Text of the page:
More than 400 alpacas slaughtered in Sussex TB outbreak
HUNDREDS of alpacas have been slaughtered on a single site in southern England because of a bovine TB (bTB) outbreak in the herd.
Anecdotal reports suggest in excess of 400 alpacas kept on a premises near Haywards Heath, in East Sussex, have been culled so far, the majority between April 11 and 13.
There are potentially more to follow in what is already an unprecedented outbreak in a single alpaca herd, as the Animal Health and Veterinary Laboratories Agency (AHVLA) continues to investigate the outbreak.
It is understood that the herd is owned by US-based company Alpacas of America, which, according to its website, supplies animals internationally to the UK, Australia, Canada and Switzerland. Animals from the Sussex herd are understood to have been sold within the UK and to mainland Europe.
Alpacas of America’s owner Bill Barnett has been unavailable for comment so far.
An AHVLA spokesman confirmed that a ‘number of alpacas have been culled at a premises in East Sussex after testing positive for tuberculosis (TB)’. Further tests are continuing on the remaining animals.
He said the agency had take action to prevent the spread of the disease to other holdings.
“We continue to work hard to control and eradicate the infection, establish its likely source and trace any potentially infected alpacas that were moved or sold to other holdings before TB was diagnosed in this herd,” he said.
The sheer scale of the outbreak sheds new light on the scale of the bTB problem in UK alpacas.
Official Defra figures show 53 alpaca and llama herds had been confirmed with bTB in Britain up to September 2011, although there is a suspicion that not every case has been reported over the years.
There is, however, no official record of the number of animals slaughtered as result of the disease as Defra’s official figures for ‘non-bovines’ only record the positive sample or samples that has confirmed the outbreak, not other animals subsequently slaughtered.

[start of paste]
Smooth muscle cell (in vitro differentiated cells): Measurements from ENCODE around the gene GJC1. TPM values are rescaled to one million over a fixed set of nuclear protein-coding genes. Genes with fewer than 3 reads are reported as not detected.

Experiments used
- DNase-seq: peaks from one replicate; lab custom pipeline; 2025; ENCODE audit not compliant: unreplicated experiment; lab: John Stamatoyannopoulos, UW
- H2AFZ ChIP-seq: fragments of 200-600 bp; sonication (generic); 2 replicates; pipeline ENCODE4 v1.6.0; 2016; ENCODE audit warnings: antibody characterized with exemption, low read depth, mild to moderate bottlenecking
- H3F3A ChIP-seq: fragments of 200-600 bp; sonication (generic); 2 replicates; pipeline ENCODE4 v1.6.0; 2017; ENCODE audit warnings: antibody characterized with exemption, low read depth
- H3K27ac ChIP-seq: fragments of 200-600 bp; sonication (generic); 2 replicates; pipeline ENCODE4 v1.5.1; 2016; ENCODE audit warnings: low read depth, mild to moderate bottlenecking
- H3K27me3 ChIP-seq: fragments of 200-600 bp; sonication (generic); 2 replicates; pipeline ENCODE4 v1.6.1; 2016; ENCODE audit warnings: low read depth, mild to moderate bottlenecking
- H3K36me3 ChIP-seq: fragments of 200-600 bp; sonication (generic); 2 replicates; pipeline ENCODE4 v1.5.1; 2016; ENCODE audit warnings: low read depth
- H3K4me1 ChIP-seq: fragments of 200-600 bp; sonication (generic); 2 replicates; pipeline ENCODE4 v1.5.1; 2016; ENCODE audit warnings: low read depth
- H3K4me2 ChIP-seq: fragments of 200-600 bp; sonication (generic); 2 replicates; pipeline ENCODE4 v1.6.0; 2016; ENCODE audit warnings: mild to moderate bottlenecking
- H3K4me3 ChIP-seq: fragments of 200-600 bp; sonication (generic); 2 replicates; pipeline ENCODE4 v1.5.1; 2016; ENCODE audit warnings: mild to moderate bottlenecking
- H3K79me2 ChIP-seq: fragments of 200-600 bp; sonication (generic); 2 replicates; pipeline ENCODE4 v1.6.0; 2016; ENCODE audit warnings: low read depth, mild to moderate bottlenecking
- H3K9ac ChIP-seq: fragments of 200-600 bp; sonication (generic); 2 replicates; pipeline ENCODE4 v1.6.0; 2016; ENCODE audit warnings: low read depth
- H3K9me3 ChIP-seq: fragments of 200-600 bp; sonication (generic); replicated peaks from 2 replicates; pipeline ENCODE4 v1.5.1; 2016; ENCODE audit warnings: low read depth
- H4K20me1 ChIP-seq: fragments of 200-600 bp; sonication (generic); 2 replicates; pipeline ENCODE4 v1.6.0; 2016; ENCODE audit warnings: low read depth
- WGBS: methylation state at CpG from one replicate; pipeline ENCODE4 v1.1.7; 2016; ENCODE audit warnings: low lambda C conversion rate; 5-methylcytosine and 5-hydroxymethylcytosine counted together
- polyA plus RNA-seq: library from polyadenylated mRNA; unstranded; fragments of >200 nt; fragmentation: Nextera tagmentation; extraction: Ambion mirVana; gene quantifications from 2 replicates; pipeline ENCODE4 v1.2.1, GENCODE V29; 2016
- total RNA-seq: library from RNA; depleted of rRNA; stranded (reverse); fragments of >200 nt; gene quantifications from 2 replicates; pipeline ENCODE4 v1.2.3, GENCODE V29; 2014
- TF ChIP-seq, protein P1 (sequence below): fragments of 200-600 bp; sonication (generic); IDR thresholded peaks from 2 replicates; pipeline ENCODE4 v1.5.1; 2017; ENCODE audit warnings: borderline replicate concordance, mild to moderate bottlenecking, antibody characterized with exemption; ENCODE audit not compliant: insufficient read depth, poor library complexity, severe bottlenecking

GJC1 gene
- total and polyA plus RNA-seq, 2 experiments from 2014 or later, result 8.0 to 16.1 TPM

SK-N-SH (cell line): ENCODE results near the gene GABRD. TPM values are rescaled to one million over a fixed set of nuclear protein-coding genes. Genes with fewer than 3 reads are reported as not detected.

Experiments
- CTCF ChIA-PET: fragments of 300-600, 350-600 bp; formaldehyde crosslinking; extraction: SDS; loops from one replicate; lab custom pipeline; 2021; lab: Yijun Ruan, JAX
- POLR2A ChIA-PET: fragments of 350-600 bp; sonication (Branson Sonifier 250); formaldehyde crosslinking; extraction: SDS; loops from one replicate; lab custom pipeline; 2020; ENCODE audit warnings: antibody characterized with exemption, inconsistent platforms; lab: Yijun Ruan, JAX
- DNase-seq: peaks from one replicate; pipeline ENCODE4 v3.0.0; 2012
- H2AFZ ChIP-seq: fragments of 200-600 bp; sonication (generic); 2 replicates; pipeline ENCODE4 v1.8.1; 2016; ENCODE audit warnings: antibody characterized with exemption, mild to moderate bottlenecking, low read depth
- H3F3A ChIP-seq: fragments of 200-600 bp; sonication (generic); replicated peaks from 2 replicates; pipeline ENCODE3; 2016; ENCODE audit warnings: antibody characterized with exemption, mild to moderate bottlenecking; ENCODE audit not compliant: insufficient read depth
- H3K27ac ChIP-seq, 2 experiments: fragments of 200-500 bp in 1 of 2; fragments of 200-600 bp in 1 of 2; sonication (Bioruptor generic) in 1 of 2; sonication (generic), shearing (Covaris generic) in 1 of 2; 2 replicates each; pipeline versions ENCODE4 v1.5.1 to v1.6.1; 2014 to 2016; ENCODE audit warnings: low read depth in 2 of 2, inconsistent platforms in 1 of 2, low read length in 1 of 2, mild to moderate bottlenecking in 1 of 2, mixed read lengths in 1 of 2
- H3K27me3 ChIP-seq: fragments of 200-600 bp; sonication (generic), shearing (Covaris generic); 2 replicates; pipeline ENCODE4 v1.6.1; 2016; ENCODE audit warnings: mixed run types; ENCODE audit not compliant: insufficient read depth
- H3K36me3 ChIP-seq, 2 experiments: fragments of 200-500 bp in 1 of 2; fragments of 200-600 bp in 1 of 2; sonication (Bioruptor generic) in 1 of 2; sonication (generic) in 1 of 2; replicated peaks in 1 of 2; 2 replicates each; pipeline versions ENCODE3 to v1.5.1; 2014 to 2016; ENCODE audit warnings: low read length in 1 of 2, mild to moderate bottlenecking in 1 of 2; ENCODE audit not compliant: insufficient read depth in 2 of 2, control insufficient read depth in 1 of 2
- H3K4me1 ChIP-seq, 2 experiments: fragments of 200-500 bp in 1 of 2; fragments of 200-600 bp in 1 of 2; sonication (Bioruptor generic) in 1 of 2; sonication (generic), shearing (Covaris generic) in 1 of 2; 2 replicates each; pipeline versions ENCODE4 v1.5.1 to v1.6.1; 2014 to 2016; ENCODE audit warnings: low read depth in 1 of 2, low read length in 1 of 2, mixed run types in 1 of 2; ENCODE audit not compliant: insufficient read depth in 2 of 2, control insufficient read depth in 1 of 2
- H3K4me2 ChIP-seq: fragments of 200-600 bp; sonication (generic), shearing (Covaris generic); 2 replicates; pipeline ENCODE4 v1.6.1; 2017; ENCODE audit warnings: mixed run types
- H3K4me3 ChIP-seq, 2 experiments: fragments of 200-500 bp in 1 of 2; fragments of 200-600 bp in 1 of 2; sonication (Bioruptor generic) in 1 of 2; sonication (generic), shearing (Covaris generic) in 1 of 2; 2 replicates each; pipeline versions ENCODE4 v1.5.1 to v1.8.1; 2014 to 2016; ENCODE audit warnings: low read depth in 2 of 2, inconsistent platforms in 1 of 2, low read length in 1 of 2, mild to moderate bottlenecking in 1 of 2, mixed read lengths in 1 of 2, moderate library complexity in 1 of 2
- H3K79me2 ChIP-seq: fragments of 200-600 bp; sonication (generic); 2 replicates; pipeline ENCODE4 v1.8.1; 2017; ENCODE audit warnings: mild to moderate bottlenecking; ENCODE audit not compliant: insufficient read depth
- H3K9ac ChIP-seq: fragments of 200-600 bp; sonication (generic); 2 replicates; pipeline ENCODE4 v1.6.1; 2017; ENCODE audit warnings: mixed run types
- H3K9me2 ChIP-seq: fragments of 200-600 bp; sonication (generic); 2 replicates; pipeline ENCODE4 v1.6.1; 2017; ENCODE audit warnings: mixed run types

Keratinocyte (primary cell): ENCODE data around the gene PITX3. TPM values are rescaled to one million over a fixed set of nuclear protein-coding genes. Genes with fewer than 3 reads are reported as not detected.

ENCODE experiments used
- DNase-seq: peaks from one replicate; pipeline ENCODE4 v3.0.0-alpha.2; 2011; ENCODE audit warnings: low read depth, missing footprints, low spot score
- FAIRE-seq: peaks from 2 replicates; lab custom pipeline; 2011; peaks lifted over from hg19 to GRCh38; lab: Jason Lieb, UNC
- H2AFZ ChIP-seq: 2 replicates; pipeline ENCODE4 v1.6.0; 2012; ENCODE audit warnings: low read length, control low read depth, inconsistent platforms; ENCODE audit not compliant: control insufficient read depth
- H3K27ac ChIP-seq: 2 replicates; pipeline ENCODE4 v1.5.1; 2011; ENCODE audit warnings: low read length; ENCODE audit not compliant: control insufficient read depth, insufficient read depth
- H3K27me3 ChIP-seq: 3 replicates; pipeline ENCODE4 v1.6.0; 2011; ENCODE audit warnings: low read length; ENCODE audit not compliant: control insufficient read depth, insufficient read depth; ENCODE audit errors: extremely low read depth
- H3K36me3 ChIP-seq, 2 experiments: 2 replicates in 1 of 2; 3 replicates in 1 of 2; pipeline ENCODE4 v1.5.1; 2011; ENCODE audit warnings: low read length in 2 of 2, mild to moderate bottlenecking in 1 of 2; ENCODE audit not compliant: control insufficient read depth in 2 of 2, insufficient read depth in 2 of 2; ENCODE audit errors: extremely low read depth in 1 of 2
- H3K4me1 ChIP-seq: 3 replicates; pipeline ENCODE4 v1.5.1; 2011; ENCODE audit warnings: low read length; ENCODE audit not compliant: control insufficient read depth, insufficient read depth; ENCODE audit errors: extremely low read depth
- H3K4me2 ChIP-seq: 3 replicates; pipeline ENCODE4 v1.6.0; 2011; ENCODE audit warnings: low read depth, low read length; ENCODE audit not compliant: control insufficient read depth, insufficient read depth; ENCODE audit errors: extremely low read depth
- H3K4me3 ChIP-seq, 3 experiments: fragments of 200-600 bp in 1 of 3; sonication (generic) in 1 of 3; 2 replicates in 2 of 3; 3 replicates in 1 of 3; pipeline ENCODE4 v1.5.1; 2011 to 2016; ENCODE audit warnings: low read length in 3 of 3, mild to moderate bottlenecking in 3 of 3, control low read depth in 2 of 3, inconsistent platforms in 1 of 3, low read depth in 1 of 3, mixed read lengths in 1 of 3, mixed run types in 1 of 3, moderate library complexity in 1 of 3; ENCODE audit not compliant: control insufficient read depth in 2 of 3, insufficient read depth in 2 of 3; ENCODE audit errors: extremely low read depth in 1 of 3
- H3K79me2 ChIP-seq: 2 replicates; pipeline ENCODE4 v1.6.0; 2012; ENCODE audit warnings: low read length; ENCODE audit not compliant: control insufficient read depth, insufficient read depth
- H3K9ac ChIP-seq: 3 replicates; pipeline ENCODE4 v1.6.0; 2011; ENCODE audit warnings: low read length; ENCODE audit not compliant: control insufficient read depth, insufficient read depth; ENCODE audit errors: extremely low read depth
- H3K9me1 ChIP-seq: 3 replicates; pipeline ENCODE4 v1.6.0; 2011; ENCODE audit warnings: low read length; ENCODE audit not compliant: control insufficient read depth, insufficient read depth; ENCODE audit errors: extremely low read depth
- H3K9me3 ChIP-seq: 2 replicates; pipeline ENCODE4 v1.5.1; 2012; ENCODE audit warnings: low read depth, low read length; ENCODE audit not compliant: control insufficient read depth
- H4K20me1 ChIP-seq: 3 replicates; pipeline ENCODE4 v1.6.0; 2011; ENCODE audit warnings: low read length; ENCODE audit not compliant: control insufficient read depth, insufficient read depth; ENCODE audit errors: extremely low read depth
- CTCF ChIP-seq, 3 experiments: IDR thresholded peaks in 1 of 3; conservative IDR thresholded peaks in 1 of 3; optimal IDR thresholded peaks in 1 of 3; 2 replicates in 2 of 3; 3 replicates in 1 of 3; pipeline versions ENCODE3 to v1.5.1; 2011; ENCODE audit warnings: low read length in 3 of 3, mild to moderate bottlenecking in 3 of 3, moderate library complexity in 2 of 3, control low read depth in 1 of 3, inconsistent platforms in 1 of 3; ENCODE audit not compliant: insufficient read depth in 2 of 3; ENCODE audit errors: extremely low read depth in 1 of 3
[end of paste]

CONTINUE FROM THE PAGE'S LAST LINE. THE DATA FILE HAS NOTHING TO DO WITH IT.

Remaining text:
Defra has been criticised from within the alpaca community, including by Dianne Summers, the Cornish alpaca owner who was, herself, confirmed with bTB this month, for under-estimating the scale of the problem and for failing to impose tough enough TB rules on camelid owners.
There are compulsory requirements for TB testing, slaughter of infected animals and movement restrictions are often voluntary. Ms Summers, who has campaigned on the issue for a number of years, has called for camelids to be treated in the same way as other farmed livestock when it comes to disease restrictions.
“Things have got to change. Somebody has got to sort out the problem in alpacas. The fact that we can refuse tests and the disease is only found in herds if we have a post mortem means innocent people are being sold these animals when they are riddled with TB,” she said.
Defra has sought to justify the lack of restrictions on camelids by arguing that these animals aren’t thought to be major carriers in spreading the disease.
A Defra spokesman said the Department was currently reviewing the control measures for non-bovines.
“We provide the same advice to owners of non-bovines as we do to the owners of cattle,” he said.
“We work with the owners of non-bovines, such as alpacas, to test animals where TB is suspected, and come to an agreement with them to slaughter the animals that prove positive, pay compensation and put measures in place that are felt necessary.”
While there is no official compensation figure, it is understood that in most cases owners receive £750 for each animal slaughtered because of bTB.
- Updates on Ms Summers’ progress are posted on the Camelid TB Support & Research Group website.